Here is what I have: a web site (my own domain). My current web hosting company is using a IIS web server. My web site is pages written in HTML(nothing else). Here is what I need: Item 1: Instructions, step by step, on how to get a Java servlet tested and then installed and working on my web site. Item 2: Instructions, step by step, on how to get a JSP tested and then installed and working on my web site. I have two books, "Java Servlet Programming" from O'reilly, and also "Professional Java Server Programming" from Wrox. I have also gone thru many sites like www.servlet.com and also Sun's web pages for JSP and Servlets, but I don't see the type of information I need. They appear to assume that I can disable IIS, and install the Java Seb Server, when in fact I can't do that. I know HTML and Java coding really well, that is not the problem. The questions that I have, and these might be stupid questions are: If I can't disable IIS, and install a Java Web Server, what do I do? Do I need to install a "servlet engine"? Do I need to install the JSDK on my site and also on my home PC? How exactly does one install the JSDK on a web site? Or should it be the JSWDK? Certainly I am not the only person with a web site on a IIS server, to try to get a servet working. What do people do? Where are the step by step instructions? Or am I overlooking the obvious here? Does anybody here have any suggestions? Thanks!
The usual solution is to install a servlet engine of some sort. This can either plug in to IIS or act separately on a separate port. As an example, I run one site with the HTML served using Netscape Enterprise Server on port 80, and the Servlets and JSPs served using Gefion Lite Web Server on port 24761. I hope to move away from this to a more integrated approach, but it's still there at the moment. For a normal web site, using a port other than port 80 (the default HTML port) is a great way to get no visitors, but for the serving of servlets it makes a lot of sense. I know of very few cases where the URL of a servlet is likely to be typed in by hand. It's almost always accessed from a link on your own site, so the details of the URL don't matter. As a way of getting up and running quickly, I recommed this approach: 1. Get Java working on your PC and on the server box. 2. Get a simple, free, pure-Java servlet server and run it on your PC on a port well above 1000. 3. Write, install, test your servlets/JSPs using this system. 4. Install the same servlet server on the same port with the same configurations on the "real" server box. 5. Install your servlets and JSPs, access them from HTML served by IIS. When you have done this (and it's pretty easy, really) you are then free to consider what features you want from a servlet server, and what you are prepared to pay for. Many free servers are very good, as are many that you pay for.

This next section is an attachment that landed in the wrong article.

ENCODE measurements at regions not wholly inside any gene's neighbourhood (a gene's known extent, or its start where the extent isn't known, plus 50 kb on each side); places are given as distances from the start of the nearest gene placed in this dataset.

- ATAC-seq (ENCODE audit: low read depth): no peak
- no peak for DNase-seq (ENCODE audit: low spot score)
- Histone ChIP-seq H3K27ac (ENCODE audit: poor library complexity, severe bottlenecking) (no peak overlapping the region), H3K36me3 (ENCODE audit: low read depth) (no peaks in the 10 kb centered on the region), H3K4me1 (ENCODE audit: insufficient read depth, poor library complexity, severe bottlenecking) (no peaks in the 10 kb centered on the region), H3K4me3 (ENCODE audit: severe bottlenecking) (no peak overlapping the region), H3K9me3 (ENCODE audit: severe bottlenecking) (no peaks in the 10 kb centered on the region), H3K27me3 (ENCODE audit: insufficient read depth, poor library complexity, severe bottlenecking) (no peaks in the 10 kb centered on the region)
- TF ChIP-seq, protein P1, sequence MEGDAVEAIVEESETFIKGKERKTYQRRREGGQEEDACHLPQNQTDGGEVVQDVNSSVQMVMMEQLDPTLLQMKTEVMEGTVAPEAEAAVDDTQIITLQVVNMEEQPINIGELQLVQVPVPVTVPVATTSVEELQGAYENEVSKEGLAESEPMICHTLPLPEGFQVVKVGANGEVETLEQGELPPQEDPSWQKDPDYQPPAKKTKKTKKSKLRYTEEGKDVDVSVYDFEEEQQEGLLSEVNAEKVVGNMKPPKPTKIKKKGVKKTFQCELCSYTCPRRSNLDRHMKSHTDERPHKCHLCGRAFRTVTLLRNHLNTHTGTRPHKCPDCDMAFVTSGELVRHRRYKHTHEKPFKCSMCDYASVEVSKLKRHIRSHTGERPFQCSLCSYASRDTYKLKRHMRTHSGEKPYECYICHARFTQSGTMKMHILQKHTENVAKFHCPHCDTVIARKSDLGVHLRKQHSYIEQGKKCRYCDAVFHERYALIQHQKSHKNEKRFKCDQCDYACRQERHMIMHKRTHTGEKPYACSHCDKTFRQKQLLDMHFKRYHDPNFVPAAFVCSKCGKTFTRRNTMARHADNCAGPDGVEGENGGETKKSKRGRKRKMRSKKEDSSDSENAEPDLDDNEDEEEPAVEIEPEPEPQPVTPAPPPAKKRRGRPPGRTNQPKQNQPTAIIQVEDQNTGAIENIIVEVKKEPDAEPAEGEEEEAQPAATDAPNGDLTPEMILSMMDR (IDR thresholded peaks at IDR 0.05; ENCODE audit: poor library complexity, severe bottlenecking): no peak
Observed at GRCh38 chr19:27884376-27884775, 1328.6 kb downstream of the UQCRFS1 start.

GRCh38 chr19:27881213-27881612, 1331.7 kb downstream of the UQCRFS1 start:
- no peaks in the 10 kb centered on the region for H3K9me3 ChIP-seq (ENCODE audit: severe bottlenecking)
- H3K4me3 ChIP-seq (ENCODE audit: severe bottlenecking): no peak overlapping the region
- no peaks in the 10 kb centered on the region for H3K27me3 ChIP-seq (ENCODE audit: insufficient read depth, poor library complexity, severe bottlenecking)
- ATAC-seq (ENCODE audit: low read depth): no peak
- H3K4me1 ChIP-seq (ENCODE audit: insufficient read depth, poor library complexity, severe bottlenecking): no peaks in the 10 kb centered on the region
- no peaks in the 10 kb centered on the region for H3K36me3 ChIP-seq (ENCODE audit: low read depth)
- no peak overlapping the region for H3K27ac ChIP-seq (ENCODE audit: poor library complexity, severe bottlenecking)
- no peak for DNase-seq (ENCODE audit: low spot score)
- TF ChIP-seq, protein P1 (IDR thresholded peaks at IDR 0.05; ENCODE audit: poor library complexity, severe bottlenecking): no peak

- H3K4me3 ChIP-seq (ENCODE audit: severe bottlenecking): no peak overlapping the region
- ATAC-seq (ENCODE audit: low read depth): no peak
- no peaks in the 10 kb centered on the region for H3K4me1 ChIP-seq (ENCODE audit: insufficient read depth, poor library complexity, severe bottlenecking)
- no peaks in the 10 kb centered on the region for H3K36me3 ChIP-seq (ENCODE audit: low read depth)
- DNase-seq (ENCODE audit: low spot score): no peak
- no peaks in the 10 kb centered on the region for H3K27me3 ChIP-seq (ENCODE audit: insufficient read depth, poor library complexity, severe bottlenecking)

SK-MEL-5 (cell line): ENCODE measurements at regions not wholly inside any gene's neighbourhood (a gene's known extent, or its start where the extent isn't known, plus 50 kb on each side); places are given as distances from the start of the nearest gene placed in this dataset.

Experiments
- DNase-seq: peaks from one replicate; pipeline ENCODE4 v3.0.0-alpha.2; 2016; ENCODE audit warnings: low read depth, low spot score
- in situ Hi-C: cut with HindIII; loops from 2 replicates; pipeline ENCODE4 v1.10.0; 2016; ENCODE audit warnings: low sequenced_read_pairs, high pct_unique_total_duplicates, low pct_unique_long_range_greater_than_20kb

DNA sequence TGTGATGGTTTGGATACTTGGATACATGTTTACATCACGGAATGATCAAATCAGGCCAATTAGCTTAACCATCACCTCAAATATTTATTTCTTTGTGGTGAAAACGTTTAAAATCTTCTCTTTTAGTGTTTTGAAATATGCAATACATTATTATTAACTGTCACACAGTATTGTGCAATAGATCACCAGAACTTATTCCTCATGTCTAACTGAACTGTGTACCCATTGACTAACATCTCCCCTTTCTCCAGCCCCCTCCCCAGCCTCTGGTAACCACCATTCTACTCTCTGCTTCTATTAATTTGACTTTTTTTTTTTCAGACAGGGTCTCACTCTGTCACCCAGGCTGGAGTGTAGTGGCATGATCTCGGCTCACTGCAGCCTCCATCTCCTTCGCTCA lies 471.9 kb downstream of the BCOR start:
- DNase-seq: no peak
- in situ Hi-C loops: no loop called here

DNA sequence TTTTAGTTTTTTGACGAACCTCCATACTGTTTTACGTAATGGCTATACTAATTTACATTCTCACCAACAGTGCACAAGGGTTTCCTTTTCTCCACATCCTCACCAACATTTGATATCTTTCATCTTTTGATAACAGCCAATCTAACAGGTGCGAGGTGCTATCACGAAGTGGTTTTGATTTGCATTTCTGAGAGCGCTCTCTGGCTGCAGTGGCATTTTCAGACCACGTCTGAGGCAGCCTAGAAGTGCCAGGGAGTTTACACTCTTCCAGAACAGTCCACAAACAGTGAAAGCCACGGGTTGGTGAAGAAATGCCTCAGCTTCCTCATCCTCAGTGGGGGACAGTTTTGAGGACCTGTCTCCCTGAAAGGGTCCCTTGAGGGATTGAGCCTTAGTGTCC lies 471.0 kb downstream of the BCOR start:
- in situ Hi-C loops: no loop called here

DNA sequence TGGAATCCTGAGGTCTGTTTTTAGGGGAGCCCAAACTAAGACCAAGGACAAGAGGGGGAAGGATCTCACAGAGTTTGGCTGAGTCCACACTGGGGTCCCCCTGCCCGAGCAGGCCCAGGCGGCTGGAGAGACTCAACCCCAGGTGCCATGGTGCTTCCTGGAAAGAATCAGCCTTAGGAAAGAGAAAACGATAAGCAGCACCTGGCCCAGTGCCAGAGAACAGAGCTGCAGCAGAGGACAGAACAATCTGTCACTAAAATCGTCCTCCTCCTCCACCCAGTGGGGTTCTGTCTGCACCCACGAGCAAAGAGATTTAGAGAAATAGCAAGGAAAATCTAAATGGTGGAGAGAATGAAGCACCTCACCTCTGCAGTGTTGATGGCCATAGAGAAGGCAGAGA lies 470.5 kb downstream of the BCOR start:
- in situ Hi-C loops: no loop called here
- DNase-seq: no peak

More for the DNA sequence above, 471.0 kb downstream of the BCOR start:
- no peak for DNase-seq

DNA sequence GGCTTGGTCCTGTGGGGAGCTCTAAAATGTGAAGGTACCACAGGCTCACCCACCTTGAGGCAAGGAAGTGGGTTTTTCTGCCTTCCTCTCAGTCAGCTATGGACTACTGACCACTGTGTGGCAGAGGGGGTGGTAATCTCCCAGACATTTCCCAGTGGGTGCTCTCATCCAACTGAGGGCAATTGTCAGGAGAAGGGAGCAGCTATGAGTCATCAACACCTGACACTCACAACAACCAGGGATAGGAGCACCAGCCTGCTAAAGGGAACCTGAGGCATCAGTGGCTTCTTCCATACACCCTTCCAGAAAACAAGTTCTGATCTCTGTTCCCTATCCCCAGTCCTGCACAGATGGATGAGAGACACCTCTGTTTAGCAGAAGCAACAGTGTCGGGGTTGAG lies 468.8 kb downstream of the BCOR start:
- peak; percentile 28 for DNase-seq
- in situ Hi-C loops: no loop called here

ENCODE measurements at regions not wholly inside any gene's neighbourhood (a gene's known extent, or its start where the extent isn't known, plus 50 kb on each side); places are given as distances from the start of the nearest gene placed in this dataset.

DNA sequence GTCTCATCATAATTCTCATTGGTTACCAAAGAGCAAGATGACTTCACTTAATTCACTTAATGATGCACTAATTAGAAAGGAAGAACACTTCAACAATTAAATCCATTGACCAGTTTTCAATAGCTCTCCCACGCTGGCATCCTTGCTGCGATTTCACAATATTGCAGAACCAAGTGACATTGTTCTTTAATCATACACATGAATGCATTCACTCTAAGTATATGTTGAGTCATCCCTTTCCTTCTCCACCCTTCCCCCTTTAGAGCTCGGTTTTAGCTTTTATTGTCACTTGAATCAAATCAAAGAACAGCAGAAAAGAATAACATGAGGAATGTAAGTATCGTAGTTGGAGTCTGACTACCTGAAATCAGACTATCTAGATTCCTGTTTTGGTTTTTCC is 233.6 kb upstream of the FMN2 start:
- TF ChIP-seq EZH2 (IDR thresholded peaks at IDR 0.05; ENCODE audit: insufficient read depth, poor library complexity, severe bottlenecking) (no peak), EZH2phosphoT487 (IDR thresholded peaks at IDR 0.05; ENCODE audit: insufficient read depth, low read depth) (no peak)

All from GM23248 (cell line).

Frank, thank you for the information! I still have questions: Here is more background info: =============================================== WHAT MY WEB HOSTING SERVICE HAS: WIndows NT 4.0, I have 50MB space. They do support SSI. WHAT MY HOME PC HAS: Windows 98 Java is here: c:\jdk1.2.2 (have been using for several months) JWSDK is here: c:\jswdk-1.0.1 (downloaded yesterday) The class path command I use for Java is: path c:\windows;c:\windows\command;c:\jdk1.2.2\bin ==================================== QUESTION 1: How do I get Java working "on the server box"? Do I copy the jdk folder to my site? QUESTION 2: CLASSPATH??. The instructions for jwsdk say to "put the tools.jar in the CLASSPATH variable". What does this mean? Does it mean my classpath should now be: path c:\windows;c:\windows\command;c:\jdk1.2.2\lib\tools.jar??? Apparently, classpath issues are notorious, per this site: http://www.meangene.com/java/classpath.html QUESTION 3: How is jswdk supposed to be started? When I double click on the startserver.bat file, I go to dos where I get message :"Out of environment space" thanks for your help.
Joined: Jan 07, 1999
First things first. About CLASSPATH. Yo seem to be confusing PATH and CLASPATH. They are quite different. PATH is used to locate native executable programs (.com, .exe, .bat). CLASSPATH is used by the Java Virtual Machine to locate its .class files. Having said that, Java versions of 1.2 and above also support a neater mechanism for doing this. You can add Jar and Zip files of classes into a specific directory and you don't need to much about with CLASSPATH at all. Now onto your questions. 1. How do I get Java working "on the server box"? Do I copy the jdk folder to my site? Hmm. It may be as simple as that, but the recommended way is to run the JDK installation program. I don't know exactly what the installation program does, but it might install registry keys, dlls etc. Have you actually asked the Hosting compoany if Java is already installed? If it isn't, have you asked them if they will install it for you? It can't hurt to ask. 2. CLASSPATH?? You have two choices, use the CLASSPATH, or put the jar file in the appropriate place (something like "c:\java1.2.2\jre\lib\ext" I expect, but read the docs). To set up a CLASSPATH, you need to put a line like CLASSPATH=.;c:\jdk1.2.2\lib\tools.jar in your AUTOEXEC.BAT and reboot. If you already have a CLASSPATH line, just add the jar file. 3. How is jswdk supposed to be started?. The "out of Environment Space" is a well known DOS Box problem in Windows 95/98. Just Right-click on the bat file, choose properties, and select the "memory" tab from the top. On the right you will see a box for "initial environment space", which probably contains "Auto". Drop the list and choose a reasonably large number (say 1024 or 2048), then OK it. You should now be able to run the batch file. Alternatively, just open a DOS box, CD to where the batch file is, and type it's name. It will happily execute in that DOS context, and should give no errors.